21 June 2012

Which is colder, Midnight or Sunrise?

          What is coldest time during a day? Common sense may suggest that it is Midnight and experience would suggest that it is just before sunrise. How many of you ever wondered why is it so? Its a common man's question, no? Sun is our supplier of heat and so the coldest time should be midnight, since that is the time we miss our Sun the most. Then why isn't midnight the coldest of all hours?
          Of course, Sun is our supplier of heat. But the thing is, he doesn't supply it to us directly. The heat (or temperature, loosely) we feel normally is that of the lower atmosphere in contact with the earth's surface. This heat is not the same heat coming from Sun. The energy coming from Sun, when it reaches earth's surface contains majorly visible light which does not have heat content. Our lower atmosphere (or the gases present there) cannot interact with this visible light. Our earth absorbs this heat and gets heated up. Then earth begins to give out this energy in form of longer wavelength radiation called Infra Red (IR) radiation (When you are near a fireside, visible radiation is what you call 'the light' and IR radiation is its warmth). The gases in the lower atmosphere including water vapor and carbon dioxide can absorb this IR radiation and that is what we feel as atmospheric temperature. In short, it is not Sun that gives the warmth we feel, but the Earth. In day time, our Earth stays taking in and giving out radiations, keeping a balance. But during night time there is no taking in, but only giving out. It is this given out heat by Earth that keeps us warm during nights. Otherwise we would have all gone frozen to death. Earth keeps on giving out heat energy without any intake of energy until the Sun shows up again. Now you can guess what happens just before sunrise no? Earth has lost maximum of its energy content and that is why dawn is the coldest of all time. Now it is also clear why isn't midnight the coldest of all hours. Because at midnight, the heat loss from earth is only half along its way to dawn.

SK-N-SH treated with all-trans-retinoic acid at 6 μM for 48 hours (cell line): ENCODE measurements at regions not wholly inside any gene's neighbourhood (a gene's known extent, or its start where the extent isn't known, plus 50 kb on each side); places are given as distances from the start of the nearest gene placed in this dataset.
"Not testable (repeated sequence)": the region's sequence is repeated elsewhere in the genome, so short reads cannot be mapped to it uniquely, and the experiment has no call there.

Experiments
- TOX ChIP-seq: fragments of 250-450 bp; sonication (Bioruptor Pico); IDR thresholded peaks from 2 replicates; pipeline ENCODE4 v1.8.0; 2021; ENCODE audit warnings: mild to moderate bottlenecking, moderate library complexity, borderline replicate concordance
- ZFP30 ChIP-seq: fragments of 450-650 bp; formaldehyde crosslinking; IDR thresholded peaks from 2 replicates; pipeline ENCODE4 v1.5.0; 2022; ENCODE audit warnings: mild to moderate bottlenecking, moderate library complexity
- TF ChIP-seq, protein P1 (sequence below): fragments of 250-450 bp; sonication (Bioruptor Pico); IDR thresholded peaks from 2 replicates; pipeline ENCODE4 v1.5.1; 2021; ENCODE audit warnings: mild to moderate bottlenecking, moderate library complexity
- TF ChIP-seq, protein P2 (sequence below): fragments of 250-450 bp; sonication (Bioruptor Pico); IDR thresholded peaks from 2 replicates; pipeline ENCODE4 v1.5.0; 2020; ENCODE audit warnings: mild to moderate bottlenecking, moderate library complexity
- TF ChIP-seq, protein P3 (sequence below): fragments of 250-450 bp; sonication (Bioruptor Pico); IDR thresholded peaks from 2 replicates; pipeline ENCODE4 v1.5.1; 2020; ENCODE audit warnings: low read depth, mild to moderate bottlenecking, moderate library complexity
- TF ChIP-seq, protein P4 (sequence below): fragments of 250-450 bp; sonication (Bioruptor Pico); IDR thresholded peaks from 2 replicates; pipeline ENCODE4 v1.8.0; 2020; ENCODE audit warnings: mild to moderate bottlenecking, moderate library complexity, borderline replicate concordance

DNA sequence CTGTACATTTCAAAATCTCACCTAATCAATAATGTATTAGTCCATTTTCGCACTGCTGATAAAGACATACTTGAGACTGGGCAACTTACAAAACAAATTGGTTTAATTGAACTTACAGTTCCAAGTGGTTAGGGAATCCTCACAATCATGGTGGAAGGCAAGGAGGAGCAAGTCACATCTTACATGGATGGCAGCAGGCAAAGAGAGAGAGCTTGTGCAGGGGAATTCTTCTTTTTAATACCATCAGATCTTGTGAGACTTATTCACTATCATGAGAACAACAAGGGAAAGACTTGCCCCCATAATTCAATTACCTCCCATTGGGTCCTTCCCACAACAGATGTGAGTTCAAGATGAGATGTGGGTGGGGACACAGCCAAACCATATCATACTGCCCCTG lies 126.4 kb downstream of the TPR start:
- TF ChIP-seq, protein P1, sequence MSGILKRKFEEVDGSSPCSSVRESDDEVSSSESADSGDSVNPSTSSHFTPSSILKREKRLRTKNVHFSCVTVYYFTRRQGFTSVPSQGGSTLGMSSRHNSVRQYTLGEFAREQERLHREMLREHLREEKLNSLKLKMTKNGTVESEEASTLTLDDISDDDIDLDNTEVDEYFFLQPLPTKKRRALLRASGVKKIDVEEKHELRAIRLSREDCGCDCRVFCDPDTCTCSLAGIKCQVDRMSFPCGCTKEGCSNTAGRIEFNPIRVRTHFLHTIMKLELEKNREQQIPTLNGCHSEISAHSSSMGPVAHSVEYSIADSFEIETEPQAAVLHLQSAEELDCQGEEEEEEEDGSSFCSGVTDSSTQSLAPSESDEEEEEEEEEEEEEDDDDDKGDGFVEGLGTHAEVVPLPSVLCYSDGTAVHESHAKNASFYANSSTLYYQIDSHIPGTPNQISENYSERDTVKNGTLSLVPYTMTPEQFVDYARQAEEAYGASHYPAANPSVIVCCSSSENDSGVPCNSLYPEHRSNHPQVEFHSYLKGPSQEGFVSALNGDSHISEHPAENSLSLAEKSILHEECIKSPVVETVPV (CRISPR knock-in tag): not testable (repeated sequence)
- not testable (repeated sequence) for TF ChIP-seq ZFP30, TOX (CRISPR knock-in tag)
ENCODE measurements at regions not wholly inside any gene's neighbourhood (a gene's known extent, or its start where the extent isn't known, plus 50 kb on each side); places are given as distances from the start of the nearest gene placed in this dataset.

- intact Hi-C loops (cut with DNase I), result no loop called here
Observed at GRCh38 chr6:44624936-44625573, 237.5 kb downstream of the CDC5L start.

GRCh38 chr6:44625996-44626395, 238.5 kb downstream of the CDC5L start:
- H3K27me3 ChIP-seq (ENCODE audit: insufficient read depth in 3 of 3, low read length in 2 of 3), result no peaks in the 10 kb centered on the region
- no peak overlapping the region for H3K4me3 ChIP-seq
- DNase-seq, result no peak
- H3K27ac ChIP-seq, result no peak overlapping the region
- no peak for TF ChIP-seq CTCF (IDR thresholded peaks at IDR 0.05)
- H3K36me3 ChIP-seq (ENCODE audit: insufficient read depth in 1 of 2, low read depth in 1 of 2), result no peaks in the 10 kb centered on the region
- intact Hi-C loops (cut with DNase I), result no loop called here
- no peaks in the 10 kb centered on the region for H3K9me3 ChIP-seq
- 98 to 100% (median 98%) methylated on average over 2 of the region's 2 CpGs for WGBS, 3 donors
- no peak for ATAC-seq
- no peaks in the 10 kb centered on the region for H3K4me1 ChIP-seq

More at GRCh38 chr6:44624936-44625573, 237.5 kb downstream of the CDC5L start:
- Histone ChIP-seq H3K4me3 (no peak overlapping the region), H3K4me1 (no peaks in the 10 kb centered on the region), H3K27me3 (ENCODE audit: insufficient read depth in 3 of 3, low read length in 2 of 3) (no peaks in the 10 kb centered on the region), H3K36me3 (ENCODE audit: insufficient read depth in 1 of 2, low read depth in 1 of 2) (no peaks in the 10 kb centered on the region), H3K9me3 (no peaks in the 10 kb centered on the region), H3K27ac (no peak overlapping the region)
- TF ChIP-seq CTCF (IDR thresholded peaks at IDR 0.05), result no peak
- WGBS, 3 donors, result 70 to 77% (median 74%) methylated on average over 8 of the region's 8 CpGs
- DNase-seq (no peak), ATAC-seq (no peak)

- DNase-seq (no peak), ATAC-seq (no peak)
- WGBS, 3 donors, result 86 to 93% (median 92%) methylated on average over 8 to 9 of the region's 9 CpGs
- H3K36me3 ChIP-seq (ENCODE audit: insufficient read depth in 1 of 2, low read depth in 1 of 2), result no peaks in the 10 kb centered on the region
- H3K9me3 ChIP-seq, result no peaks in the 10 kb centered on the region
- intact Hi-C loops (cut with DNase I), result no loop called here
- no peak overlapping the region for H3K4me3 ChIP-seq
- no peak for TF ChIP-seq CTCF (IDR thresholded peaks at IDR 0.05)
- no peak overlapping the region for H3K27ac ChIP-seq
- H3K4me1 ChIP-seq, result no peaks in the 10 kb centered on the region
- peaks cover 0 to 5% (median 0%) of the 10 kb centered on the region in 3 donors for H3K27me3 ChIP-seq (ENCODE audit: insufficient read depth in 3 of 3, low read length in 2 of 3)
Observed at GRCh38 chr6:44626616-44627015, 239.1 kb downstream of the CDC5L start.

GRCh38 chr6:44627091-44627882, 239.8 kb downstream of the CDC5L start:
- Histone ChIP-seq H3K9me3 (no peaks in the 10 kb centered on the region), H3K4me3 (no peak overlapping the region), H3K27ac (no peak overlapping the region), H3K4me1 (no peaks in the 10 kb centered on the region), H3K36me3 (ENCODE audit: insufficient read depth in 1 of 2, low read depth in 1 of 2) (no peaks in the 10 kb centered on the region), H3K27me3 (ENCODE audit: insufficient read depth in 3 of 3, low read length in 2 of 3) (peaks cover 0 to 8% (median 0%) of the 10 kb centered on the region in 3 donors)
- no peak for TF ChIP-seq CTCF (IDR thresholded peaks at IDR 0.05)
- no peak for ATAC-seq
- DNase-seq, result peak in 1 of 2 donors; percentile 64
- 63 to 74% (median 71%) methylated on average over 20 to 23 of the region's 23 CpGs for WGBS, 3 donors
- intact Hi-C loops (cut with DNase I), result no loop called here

14 May 2012

Why shouldn't we use mobile phone at petrol pumps?

          All among us have seen a warning board 'Don't use mobile phone' or something like that in petrol pumps (gas station in US). Haven't we? But do we really know why we should not? Isn't it interesting to notice that this warning is based on a pure myth? Yes, it is.
          The warnings of mobile phone hazards in petrol pumps started circulating by the beginning of 2000's, pointing to a petrol pump fire happened in Indonesia in 1999. The driver of the car was said to be using his mobile phone and the pump got fire. But the truth is, there is no direct evidence available anywhere to prove that such an incident ever happened.  Many other similar baseless stories are circulating widely through internet. There are independent authentic study reports published by American Petroleum Institute, Australian Transport Safety Bureau and Australian Mobile Telecommunications Association all of them saying they could never find a cell phone ever causing a fire. They had chosen around 300 petrol pump fires happened worldwide, for their studies. And so this warning stands purely based on a myth! Almost all the reported petrol  station fires have been caused by static electricity (similar to what happens in clouds in thunderstorms).